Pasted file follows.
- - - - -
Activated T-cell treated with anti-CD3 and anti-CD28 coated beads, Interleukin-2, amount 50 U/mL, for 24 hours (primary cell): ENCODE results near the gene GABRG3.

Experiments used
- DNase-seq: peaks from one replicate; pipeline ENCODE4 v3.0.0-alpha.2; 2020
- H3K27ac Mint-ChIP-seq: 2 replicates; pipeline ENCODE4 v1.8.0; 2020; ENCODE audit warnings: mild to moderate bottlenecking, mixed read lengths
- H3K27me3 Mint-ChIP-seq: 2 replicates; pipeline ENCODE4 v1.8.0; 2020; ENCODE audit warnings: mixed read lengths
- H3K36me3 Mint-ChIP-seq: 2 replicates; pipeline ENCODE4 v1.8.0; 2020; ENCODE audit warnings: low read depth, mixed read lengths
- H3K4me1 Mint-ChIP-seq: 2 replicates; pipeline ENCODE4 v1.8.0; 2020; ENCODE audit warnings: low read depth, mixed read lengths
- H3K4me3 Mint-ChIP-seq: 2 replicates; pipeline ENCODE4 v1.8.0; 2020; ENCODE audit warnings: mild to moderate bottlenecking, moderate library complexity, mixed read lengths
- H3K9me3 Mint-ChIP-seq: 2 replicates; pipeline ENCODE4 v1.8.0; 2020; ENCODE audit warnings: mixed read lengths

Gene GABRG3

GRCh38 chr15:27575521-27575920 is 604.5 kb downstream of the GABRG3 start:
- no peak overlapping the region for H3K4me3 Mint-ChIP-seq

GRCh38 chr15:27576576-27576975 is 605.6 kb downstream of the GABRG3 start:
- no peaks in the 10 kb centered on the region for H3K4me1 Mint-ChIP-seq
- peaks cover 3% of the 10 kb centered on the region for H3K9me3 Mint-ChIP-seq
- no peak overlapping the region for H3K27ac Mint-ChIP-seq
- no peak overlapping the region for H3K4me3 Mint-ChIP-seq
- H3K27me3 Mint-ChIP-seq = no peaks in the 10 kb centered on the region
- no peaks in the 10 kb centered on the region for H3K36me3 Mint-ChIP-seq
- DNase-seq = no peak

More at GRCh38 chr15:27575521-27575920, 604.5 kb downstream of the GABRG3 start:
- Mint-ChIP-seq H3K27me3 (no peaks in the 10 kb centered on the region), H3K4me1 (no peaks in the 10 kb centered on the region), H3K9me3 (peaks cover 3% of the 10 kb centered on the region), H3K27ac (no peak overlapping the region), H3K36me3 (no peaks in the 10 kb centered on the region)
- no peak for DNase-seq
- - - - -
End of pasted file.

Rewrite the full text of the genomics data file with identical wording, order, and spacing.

Activated T-cell treated with anti-CD3 and anti-CD28 coated beads, Interleukin-2, amount 50 U/mL, for 24 hours (primary cell): ENCODE results near the gene GABRG3.

Experiments used
- DNase-seq: peaks from one replicate; pipeline ENCODE4 v3.0.0-alpha.2; 2020
- H3K27ac Mint-ChIP-seq: 2 replicates; pipeline ENCODE4 v1.8.0; 2020; ENCODE audit warnings: mild to moderate bottlenecking, mixed read lengths
- H3K27me3 Mint-ChIP-seq: 2 replicates; pipeline ENCODE4 v1.8.0; 2020; ENCODE audit warnings: mixed read lengths
- H3K36me3 Mint-ChIP-seq: 2 replicates; pipeline ENCODE4 v1.8.0; 2020; ENCODE audit warnings: low read depth, mixed read lengths
- H3K4me1 Mint-ChIP-seq: 2 replicates; pipeline ENCODE4 v1.8.0; 2020; ENCODE audit warnings: low read depth, mixed read lengths
- H3K4me3 Mint-ChIP-seq: 2 replicates; pipeline ENCODE4 v1.8.0; 2020; ENCODE audit warnings: mild to moderate bottlenecking, moderate library complexity, mixed read lengths
- H3K9me3 Mint-ChIP-seq: 2 replicates; pipeline ENCODE4 v1.8.0; 2020; ENCODE audit warnings: mixed read lengths

Gene GABRG3

GRCh38 chr15:27575521-27575920 is 604.5 kb downstream of the GABRG3 start:
- no peak overlapping the region for H3K4me3 Mint-ChIP-seq

GRCh38 chr15:27576576-27576975 is 605.6 kb downstream of the GABRG3 start:
- no peaks in the 10 kb centered on the region for H3K4me1 Mint-ChIP-seq
- peaks cover 3% of the 10 kb centered on the region for H3K9me3 Mint-ChIP-seq
- no peak overlapping the region for H3K27ac Mint-ChIP-seq
- no peak overlapping the region for H3K4me3 Mint-ChIP-seq
- H3K27me3 Mint-ChIP-seq = no peaks in the 10 kb centered on the region
- no peaks in the 10 kb centered on the region for H3K36me3 Mint-ChIP-seq
- DNase-seq = no peak

More at GRCh38 chr15:27575521-27575920, 604.5 kb downstream of the GABRG3 start:
- Mint-ChIP-seq H3K27me3 (no peaks in the 10 kb centered on the region), H3K4me1 (no peaks in the 10 kb centered on the region), H3K9me3 (peaks cover 3% of the 10 kb centered on the region), H3K27ac (no peak overlapping the region), H3K36me3 (no peaks in the 10 kb centered on the region)
- no peak for DNase-seq